Eight Graphic Works that Offer Fresh Perspectives on the Past | Stellar Panels

Including fiction, nonfiction, and memoir, these titles cover topics from the making of the atomic bomb to the history of video games.

History is written by the victors, the old saying goes, but as Bill Campbell points out in The Day the Klan Came to Town, that means a lot of stories get left out altogether. Campbell grew up in the town of Carnegie, PA, but didn’t learn until much later that a Klansman had been killed on the steps of the church he and his family had attended there. He dug in, found the story, and turned it into a graphic novel.

The past is not only prelude, but also the source material for a new wave of historical graphic novels. In many ways, the comics medium is perfect for conveying history: the action is immediate, and the characters and settings are right there on the page, no descriptions needed. On the other hand, graphic novels are a narrative medium, and history doesn’t always fit neatly into a story. Some creators frame their work by looking at a particular moment in a subject’s life, while others introduce fictional characters or compress time to make the story flow. To compensate, many of these books include bibliographies or afterwords to offer context and guide the interested reader toward more writings on the subject.

Here are eight graphic novels that feature timeless stories of bravery, ingenuity, and persistence, alongside new perspectives on the past—and the present. While many of these titles were originally published for adults, their fresh vantage points on frequently covered time periods carry crossover appeal for teens.

Campbell, Bill. The Day the Klan Came to Town. illus. by Bizhan Khodabandeh. PM Pr. Aug. 2021. ISBN 9781629638720.
Gr 10 Up–The Ku Klux Klan came to Carnegie, PA, in 1923 with an expanded mandate: to intimidate not only Black and Jewish people but also Catholics, Irish, Italians, and anyone else who was not white and Protestant. Their march through town was facilitated by the police chief, and the local burgess couldn’t do much about it, so the people of Carnegie took matters into their own hands and beat the Klan back themselves. Campbell tells the story from the point of view of Primo, a Sicilian immigrant who fled Fascism in Italy, as well as a diverse supporting cast. The immigrants are fictional characters, but Primo is carefully researched. Khodabandeh’s art has a blocky feel reminiscent of woodcuts, and he uses overlapping figures and repeated motifs, such as the Klansmen’s hoods, to create tension. The violence presented on the page makes this more suitable for mature teens, and there is one scene with nonexplicit nudity, as Primo and his fellow workers in a Sicilian mine did their work in the nude. P. Djèlí Clark, author of The Black God’s Drums, provides historical context in a foreword.

Chochois, Héloïse. The Body Factory: From the First Prosthetics to the Augmented Human. illus. by author. Graphic Mundi. Jul. 2021. ISBN 9780271087061.
Gr 8 Up–A young man loses his arm in a motorcycle accident, and as he recuperates, the ghost of renowned surgeon Ambroise Paré appears to him and leads him through the history of amputation, the neurology of the phantom limb, the development of prosthetics, and the future of artificially augmented bodies. In between these four chapters are wordless black-and-white sequences in which the young man recovers from his injury, copes with phantom limb as well as the emotional consequences, and learns to use his prosthetic arm. While the subject matter is not for the squeamish, Chochois uses a cartoony, upbeat style and a lighthearted tone. Injuries are depicted as simple shapes with a minimum of gore, although some of the anatomical sections, such as the depiction of the steps in amputating an arm, are more detailed. Readers may find the section on the neurology of pain a bit too technical, and the discussion of transhumanism at the end somewhat bewildering, but the rest of the book is entertaining and a fascinating read.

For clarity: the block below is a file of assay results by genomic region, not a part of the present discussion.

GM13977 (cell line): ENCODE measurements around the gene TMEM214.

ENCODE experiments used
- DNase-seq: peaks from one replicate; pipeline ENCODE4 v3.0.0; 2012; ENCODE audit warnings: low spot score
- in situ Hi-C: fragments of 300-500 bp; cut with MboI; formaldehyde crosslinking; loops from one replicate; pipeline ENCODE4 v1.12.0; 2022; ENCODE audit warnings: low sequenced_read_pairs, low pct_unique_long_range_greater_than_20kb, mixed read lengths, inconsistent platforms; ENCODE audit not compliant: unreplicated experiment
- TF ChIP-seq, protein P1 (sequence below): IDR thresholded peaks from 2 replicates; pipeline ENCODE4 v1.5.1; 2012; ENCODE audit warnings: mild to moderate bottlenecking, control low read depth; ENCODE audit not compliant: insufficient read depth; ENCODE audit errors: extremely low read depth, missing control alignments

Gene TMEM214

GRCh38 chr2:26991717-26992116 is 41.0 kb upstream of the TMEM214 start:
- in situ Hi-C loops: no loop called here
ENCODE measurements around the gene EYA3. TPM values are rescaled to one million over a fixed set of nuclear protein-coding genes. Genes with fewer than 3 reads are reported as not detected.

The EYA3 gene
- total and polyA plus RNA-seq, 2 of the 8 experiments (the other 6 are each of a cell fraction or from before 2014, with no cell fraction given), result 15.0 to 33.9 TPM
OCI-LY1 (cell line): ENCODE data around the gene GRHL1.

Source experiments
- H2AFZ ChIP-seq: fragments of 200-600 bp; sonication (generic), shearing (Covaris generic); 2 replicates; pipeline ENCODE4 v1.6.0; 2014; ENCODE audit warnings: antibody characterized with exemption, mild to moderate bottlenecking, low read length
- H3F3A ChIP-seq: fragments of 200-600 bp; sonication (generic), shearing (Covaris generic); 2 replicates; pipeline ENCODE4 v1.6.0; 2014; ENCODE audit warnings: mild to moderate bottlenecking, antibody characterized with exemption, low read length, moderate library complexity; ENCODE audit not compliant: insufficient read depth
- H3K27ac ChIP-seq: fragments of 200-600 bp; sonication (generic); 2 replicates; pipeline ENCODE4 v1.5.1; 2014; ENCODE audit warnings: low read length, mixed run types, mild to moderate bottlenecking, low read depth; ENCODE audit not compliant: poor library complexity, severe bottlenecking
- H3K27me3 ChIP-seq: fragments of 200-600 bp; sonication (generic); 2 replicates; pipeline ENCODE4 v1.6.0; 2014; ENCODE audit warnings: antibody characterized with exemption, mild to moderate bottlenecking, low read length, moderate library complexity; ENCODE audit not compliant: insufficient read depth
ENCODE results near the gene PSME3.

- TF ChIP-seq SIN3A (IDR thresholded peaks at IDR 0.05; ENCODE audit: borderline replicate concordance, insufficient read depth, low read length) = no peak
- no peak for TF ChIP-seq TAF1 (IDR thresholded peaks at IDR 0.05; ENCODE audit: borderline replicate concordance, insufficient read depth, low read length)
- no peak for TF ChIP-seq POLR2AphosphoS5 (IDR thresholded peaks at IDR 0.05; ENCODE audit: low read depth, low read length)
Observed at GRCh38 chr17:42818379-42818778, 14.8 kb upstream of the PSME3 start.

Ervick, Kelcey. The Keeper: Soccer, Me, and the Law that Changed Women’s Lives. Avery. Oct. 2022. ISBN 9780593539187.
Gr 10 Up–Ervick’s book combines memoir, meditation, and the history of soccer-playing women as well as the law, Title IX, that opened up opportunities for female athletes. Using her own experiences as a framework, and a video of her team as source material, Ervick depicts herself not just playing soccer but becoming part of the team, dealing with bad hair, troubled friendships, and even a beloved coach who turned out to be preying on some of the other women on the team. She also tells the stories of early women soccer players, and a few men, including Vladimir Nabokov, who was a goalie when he was at Cambridge University. Ervick’s loose, sketchy art is arranged across the page in borderless vignettes, with hand-lettered text winding between them, and her colorful style gives the historic figures and scenes a feeling of freshness. This book is about more than soccer, feminism, or writing; it’s a delightful blend of all three.

Frattino, Andre. Tokyo Rose – Zero Hour: A Japanese American Woman’s Persecution and Ultimate Redemption After World War II. illus. by Kate Kasenow. Tuttle. Sep. 2022. ISBN 9784805316955.